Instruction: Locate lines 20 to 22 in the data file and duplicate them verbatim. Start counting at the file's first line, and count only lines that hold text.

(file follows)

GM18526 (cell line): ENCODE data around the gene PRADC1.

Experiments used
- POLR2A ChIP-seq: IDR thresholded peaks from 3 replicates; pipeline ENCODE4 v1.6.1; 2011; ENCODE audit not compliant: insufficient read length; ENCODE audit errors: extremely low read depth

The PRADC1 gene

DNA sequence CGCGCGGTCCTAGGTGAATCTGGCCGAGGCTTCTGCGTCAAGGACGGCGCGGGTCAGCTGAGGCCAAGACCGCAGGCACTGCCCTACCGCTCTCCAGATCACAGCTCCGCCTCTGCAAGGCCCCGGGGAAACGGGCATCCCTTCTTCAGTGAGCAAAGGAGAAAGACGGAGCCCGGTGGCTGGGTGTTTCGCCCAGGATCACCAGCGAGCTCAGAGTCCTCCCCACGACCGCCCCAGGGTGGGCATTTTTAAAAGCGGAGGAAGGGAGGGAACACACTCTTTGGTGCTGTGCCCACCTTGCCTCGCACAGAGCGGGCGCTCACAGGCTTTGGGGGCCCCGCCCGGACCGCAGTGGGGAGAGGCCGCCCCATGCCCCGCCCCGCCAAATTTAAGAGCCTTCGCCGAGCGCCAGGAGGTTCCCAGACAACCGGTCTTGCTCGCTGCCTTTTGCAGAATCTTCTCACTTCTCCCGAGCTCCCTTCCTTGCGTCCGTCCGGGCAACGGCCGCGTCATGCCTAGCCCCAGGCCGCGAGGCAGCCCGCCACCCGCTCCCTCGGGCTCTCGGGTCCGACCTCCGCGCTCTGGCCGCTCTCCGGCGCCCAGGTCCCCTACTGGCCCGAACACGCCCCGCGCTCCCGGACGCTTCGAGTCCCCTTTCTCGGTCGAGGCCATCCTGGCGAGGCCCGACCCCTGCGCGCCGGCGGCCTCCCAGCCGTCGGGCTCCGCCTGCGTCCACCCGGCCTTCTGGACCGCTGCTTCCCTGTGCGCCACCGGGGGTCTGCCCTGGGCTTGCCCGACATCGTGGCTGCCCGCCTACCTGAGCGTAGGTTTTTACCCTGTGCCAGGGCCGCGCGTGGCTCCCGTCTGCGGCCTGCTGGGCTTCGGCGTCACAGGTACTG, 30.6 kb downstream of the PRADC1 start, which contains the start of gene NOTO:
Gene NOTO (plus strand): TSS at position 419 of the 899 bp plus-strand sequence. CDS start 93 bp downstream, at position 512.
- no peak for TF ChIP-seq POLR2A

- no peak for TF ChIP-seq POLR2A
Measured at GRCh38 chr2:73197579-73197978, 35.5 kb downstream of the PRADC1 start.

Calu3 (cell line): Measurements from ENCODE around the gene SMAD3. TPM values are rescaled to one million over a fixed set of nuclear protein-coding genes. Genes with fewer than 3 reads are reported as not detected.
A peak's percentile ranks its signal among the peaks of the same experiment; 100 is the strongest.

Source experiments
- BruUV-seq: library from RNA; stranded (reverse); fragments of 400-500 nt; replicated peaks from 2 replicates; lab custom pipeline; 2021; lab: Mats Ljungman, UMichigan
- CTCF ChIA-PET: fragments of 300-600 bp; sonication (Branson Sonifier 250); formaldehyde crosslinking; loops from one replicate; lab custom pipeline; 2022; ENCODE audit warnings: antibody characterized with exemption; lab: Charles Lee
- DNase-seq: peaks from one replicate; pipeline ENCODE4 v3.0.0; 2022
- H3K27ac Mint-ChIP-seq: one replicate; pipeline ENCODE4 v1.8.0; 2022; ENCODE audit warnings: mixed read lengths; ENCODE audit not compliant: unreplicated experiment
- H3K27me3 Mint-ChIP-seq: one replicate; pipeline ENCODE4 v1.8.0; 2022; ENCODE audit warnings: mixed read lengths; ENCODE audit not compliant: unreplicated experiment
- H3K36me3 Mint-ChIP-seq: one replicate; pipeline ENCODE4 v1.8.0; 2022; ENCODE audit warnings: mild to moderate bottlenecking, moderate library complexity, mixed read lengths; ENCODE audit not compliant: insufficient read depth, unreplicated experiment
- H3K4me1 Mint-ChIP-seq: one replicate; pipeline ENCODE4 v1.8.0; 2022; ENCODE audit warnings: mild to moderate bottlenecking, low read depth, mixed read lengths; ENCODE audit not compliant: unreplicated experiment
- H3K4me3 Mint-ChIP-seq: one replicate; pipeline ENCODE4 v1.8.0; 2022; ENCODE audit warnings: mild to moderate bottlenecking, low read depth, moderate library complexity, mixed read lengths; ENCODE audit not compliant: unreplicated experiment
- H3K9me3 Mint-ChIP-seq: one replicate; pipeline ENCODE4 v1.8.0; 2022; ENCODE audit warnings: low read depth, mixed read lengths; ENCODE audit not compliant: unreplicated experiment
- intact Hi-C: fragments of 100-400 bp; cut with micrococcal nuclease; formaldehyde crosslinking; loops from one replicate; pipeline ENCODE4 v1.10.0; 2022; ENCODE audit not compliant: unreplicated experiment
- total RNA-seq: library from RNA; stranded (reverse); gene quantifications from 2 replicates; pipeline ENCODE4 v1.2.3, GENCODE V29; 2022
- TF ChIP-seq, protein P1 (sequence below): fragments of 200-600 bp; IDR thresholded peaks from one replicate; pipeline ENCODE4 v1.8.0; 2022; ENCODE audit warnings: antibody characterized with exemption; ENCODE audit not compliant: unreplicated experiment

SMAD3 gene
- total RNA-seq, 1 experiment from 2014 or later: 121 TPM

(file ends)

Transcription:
- H3K4me3 Mint-ChIP-seq: one replicate; pipeline ENCODE4 v1.8.0; 2022; ENCODE audit warnings: mild to moderate bottlenecking, low read depth, moderate library complexity, mixed read lengths; ENCODE audit not compliant: unreplicated experiment
- H3K9me3 Mint-ChIP-seq: one replicate; pipeline ENCODE4 v1.8.0; 2022; ENCODE audit warnings: low read depth, mixed read lengths; ENCODE audit not compliant: unreplicated experiment
- intact Hi-C: fragments of 100-400 bp; cut with micrococcal nuclease; formaldehyde crosslinking; loops from one replicate; pipeline ENCODE4 v1.10.0; 2022; ENCODE audit not compliant: unreplicated experiment